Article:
Regulation of neuronal pH by the metabotropic Zn2+-sensing Gq-coupled receptor, mZnR/GPR39

Thibault Ganay, Hila Asraf, Elias Aizenman, Milos Bogdanovic, Israel Sekler, Michal Hershfinkel

Research output: Contribution to journalArticlepeer-review

20 Scopus citations


Synaptically released Zn2+ acts as a neurotransmitter, in part, by activating the postsynaptic metabotropic Zn2+-sensing Gq protein-coupled receptor (mZnR/GPR39). In previous work using epithelial cells, we described crosstalk between Zn2+ signaling and changes in intracellular pH and/or extracellular pH (pHe). As pH changes accompany neuronal activity under physiological and pathological conditions, we tested whether Zn2+ signaling is involved in regulation of neuronal pH. Here, we report that up-regulation of a major H+ extrusion pathway, the Na+/H+ exchanger (NHE), is induced by mZnR/GPR39 activation in an extracellular-regulated kinase 1/2-dependent manner in hippocampal neurons in vitro. We also observed that changes in pHe can modulate neuronal mZnR/GPR39-dependent signaling, resulting in reduced activity at pHe 8 or 6.5. Similarly, Zn2+-dependent extracellular-regulated kinase 1/2 phosphorylation and up-regulation of NHE activity were absent at acidic pHe. Thus, our results suggest that when pHe is maintained within the physiological range, mZnR/GPR39 activation can up-regulate NHE-dependent recovery from intracellular acidification. During acidosis, as pHe drops, mZnR/GPR39-dependent NHE activation is inhibited, thereby attenuating further H+ extrusion. This mechanism may serve to protect neurons from excessive decreases in pHe. Thus, mZnR/GPR39 signaling provides a homeostatic adaptive process for regulation of intracellular and extracellular pH changes in the brain.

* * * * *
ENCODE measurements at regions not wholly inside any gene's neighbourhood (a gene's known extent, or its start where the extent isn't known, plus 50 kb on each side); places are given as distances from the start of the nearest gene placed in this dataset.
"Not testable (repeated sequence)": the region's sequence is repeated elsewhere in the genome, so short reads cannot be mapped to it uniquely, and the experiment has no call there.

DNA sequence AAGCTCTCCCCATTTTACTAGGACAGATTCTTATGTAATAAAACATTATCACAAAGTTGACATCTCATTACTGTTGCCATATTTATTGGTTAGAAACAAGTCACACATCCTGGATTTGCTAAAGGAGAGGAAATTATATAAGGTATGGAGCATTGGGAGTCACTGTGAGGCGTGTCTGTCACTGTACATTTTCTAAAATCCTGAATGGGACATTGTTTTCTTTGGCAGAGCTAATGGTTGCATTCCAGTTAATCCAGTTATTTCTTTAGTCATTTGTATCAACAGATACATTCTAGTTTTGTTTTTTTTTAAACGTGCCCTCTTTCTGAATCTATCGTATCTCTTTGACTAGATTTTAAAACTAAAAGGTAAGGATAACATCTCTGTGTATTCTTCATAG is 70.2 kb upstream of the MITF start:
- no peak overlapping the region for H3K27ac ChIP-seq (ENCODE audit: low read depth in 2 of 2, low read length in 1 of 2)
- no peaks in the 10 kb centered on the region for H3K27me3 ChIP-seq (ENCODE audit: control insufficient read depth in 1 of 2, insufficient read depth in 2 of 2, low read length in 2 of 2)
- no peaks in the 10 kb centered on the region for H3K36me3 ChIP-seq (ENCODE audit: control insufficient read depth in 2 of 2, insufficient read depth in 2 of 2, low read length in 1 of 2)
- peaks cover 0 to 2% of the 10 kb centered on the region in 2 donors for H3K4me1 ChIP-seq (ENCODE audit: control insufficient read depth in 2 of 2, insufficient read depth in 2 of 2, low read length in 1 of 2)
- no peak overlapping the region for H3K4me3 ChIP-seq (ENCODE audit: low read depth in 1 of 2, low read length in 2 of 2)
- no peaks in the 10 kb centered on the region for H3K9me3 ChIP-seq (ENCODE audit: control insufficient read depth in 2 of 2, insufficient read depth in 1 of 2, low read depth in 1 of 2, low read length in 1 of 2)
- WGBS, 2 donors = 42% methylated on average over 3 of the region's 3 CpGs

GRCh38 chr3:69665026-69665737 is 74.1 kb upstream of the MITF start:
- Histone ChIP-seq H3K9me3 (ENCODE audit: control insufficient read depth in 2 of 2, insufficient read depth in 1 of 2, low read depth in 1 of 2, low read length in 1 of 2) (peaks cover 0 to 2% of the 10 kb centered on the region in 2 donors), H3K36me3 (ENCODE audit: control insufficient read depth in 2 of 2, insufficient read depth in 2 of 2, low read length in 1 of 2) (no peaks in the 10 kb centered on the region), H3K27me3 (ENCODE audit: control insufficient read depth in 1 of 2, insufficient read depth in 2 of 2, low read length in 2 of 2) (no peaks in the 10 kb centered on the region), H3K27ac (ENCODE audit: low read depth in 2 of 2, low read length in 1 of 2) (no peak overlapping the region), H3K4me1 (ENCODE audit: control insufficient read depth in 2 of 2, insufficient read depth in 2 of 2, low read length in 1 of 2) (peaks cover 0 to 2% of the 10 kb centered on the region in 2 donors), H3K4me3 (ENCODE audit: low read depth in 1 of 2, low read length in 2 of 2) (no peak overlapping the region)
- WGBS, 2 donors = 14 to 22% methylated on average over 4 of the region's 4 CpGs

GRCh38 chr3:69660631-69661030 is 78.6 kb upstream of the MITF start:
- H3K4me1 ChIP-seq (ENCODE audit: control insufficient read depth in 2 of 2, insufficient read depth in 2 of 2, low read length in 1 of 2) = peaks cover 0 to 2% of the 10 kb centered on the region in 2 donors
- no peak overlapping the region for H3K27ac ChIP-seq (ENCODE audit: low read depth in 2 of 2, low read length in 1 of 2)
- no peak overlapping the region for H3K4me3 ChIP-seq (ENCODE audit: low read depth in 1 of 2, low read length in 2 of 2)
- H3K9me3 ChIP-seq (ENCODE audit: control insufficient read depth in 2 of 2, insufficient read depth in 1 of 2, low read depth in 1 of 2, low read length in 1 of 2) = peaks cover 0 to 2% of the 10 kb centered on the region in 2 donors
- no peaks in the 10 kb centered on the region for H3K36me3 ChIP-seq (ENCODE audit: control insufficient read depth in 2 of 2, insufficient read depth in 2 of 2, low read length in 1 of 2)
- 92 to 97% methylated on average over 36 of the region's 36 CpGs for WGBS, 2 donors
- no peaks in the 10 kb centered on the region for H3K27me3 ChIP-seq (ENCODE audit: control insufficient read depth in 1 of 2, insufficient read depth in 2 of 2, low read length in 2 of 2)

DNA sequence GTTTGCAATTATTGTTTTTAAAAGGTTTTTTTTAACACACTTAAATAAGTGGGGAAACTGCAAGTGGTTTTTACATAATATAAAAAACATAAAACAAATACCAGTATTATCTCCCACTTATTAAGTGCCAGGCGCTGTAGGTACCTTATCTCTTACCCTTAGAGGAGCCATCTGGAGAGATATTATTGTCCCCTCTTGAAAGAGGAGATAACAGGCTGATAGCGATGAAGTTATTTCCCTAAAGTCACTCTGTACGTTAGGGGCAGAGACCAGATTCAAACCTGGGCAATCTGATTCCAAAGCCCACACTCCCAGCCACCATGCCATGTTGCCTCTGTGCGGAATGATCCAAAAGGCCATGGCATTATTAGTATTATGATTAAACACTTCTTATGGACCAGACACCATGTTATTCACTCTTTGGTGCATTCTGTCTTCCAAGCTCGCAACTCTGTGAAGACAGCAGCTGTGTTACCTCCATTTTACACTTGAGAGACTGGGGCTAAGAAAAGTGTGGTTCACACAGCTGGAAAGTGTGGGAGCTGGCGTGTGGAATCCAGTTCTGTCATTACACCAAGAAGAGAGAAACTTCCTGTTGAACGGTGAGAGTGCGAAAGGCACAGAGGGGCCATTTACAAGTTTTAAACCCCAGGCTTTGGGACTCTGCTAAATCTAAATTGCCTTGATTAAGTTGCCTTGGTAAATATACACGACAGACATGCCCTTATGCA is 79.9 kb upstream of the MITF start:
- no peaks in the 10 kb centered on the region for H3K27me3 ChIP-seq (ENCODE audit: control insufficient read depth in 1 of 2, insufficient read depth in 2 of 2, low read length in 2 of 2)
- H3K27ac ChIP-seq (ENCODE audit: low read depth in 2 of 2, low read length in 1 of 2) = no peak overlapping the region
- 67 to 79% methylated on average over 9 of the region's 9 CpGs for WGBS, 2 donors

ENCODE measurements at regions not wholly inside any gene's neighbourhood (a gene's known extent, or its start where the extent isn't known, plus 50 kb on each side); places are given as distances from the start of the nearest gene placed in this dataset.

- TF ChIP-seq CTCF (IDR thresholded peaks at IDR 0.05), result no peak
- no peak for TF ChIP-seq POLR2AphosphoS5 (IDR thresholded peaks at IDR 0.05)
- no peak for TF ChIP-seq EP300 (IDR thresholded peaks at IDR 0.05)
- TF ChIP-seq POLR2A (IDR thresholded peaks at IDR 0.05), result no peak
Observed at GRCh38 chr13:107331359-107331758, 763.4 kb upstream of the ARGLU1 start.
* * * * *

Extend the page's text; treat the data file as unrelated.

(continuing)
Original languageEnglish
Pages (from-to)897-907
Number of pages11
JournalJournal of Neurochemistry
Issue number5
StatePublished - 1 Dec 2015


  • NHE
  • acidosis
  • mZnR/GPR39
  • pH
  • zinc
  • zinc sensing receptor

ASJC Scopus subject areas

  • Biochemistry
  • Cellular and Molecular Neuroscience


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